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  • #16243 Reply

    Musicloverk
    Participant

    I’m not sure I understand what is meant by Colle. I watched a video on another site about how to do it, but it just seemed to describe good bowing technique as I remember it. Recently restarting playing after an almost 48 year break, I’m reviewing technique to correct any old problems and prevent developing new bad habits.

    #16257 Reply

    HDuaneaz
    Participant

    Don’t feel lonely. I played 4 years as a child/teenager. Didn’t pick it up until I had an 11 year old daughter that was interested. At that time I took my first private lessons for 5 years. 3 months after I reached my goal of playing my violin teachers orchestra, which now has 60 violins, I got sick. It has been 10 years since that, and I am finally seriously back at it.

    #17610 Reply

    Laurie Trlak
    Participant

    If I remember correctly, collé bowing is a specific technique that involves actually turning the bow over and tapping the wood against the strings. It isn’t used very often.

    #17616 Reply

    Shiroi98
    Participant

    Oh colle bowing is the bending and flexing of the fingers, actually.

    You can view a video of it here

    #17622 Reply

    Suzanne Cox
    Moderator

    Laurie Trlak, the stroke you are referring to is called col legno. You are right in saying it is not used very often. I have only seen it in orchestra music, I have yet to come across it in solo music. It is kind of a fun stroke, and gives a very different sound, but a lot of violinists don’t really like to do it because it is hard on the bow and tends to beat it up a bit. Sometimes when players are using expensive bows they will bring two bows on stage so that they can use the cheaper bow when this stroke comes up in the music.

    Suzanne Cox
    Violin Tutor Pro Teacher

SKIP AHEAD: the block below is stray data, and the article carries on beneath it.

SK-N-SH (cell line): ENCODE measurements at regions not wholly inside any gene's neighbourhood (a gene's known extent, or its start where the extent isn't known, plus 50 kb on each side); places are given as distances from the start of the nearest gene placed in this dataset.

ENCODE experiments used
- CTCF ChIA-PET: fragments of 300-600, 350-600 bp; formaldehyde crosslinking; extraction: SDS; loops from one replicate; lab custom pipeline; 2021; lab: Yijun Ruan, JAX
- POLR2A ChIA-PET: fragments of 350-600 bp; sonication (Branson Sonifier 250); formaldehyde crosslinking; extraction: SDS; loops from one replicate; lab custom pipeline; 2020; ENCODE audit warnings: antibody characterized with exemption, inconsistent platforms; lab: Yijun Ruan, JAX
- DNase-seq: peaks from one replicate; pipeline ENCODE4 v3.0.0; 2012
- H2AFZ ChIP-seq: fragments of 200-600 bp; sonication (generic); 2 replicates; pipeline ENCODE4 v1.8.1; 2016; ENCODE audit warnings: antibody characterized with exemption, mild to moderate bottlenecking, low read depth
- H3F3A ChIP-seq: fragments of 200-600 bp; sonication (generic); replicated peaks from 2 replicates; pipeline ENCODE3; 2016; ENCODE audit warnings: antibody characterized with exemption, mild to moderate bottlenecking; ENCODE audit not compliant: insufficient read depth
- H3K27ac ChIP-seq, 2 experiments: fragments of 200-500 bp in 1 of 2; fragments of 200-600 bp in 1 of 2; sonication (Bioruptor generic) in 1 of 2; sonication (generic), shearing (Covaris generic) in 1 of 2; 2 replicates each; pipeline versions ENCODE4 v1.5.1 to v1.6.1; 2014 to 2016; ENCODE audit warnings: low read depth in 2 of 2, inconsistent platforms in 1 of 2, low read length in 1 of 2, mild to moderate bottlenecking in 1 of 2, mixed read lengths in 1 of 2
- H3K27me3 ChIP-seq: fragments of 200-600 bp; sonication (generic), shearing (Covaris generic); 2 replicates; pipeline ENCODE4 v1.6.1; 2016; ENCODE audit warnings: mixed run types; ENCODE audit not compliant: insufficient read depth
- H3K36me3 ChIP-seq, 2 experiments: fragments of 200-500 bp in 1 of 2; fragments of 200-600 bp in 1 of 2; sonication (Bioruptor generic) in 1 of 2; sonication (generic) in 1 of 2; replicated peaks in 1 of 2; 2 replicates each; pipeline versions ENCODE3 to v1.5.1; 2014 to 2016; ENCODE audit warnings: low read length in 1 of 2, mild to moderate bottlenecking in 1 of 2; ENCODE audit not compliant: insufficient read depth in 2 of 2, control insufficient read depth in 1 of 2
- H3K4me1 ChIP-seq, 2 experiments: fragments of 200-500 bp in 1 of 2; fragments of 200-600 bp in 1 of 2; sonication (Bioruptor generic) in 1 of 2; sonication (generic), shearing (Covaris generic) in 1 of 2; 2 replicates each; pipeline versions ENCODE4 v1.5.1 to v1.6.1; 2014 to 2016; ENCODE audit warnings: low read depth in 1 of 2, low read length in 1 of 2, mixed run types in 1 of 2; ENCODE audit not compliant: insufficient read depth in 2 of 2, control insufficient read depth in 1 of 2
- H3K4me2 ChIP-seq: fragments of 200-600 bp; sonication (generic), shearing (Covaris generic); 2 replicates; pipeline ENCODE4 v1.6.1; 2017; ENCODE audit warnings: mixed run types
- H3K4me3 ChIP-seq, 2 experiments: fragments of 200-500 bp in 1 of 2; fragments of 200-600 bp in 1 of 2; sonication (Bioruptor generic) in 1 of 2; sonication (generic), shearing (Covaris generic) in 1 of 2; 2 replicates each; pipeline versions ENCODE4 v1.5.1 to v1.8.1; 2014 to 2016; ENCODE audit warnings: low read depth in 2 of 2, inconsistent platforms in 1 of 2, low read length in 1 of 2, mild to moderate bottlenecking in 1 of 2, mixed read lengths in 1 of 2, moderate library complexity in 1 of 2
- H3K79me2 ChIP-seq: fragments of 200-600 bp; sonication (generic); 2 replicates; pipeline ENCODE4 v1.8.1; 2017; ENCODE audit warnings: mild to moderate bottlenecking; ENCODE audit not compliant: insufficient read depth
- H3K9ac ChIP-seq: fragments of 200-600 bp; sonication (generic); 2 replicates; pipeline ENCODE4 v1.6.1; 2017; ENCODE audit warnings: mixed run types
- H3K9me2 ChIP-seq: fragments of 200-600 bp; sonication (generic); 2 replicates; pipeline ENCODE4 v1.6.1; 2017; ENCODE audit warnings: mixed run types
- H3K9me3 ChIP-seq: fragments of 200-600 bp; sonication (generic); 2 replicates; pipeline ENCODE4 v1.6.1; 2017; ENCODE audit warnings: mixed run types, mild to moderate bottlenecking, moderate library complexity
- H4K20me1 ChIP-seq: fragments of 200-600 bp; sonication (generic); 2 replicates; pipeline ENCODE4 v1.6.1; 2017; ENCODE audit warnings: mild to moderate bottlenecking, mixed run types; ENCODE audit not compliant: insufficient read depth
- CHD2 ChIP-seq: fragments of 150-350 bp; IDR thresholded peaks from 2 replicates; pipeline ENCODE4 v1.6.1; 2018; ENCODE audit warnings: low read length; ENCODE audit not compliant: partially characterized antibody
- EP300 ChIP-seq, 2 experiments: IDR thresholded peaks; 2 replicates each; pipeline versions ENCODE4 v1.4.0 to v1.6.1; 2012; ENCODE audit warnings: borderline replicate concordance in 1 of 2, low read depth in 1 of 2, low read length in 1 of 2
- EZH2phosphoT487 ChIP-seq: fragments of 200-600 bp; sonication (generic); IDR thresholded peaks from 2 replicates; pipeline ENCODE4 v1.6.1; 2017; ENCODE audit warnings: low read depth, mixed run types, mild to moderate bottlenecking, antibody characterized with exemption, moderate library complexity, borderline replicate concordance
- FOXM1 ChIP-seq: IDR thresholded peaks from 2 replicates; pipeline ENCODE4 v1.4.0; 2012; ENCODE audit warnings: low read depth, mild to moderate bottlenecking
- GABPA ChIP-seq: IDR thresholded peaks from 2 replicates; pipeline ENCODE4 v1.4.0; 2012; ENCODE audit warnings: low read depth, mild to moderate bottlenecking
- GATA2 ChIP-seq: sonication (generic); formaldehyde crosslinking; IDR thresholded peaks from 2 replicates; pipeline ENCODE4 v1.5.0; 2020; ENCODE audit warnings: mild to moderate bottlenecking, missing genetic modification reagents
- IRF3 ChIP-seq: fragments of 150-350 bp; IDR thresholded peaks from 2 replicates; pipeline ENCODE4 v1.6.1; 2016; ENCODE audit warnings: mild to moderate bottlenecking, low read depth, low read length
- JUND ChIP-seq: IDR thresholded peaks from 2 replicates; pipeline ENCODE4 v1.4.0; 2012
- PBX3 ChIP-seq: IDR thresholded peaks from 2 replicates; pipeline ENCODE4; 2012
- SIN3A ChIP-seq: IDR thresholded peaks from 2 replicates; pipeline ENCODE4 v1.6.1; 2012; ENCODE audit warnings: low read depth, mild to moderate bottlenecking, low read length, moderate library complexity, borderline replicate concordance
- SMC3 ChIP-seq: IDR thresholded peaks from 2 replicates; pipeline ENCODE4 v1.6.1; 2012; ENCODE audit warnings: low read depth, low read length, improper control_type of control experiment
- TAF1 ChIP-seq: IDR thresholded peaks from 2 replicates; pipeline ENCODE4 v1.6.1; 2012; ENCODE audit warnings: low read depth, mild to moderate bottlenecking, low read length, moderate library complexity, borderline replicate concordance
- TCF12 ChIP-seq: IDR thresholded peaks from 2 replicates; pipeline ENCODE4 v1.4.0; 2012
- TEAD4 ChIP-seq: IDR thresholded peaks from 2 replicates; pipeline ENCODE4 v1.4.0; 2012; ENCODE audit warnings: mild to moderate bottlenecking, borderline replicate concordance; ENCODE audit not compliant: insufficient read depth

#17623 Reply

    Scott Adams
    Keymaster

    Good afternoon, all. Thanks for the question, Kay. It’s good to see you active in the forums as well.

    Colle isn’t truly, in itself, a type of bow stroke. In English, “colle” translated to “glue.” It refers to the idea of keeping control of the beginning and end of all bow strokes by focusing in on the fingers on your bow hand – especially in highly-articulated strokes such as martele and slurred staccato.

    #17635 Reply

    Shiroi98
    Participant

    Interesting Scott, when you say “glue”, does that mean gluing the bow direction changes? I’ve seen people use the colle motion when changing bows from up to down or down to up.

    Usually it’s said to bend the fingers more when doing down bow, and flex and straighten / when doing up bows.

    #17636 Reply

    Scott Adams
    Keymaster

    Westley – The name of “colle” or “glue” to this technique refers to using finger control for accented attack at the beginning of precise bow strokes. Developing this fine motor skill can translate into greater control over smoother bow changes as well. Please see my note above about it being associated with martele and slurred staccato. These are specialized bow strokes you’ll have the opportunity to develop as you continue advancing.

    #17699 Reply

    Laurie Trlak
    Participant

    @Suzanne Cox: Yes, your right.I had forgotten.?

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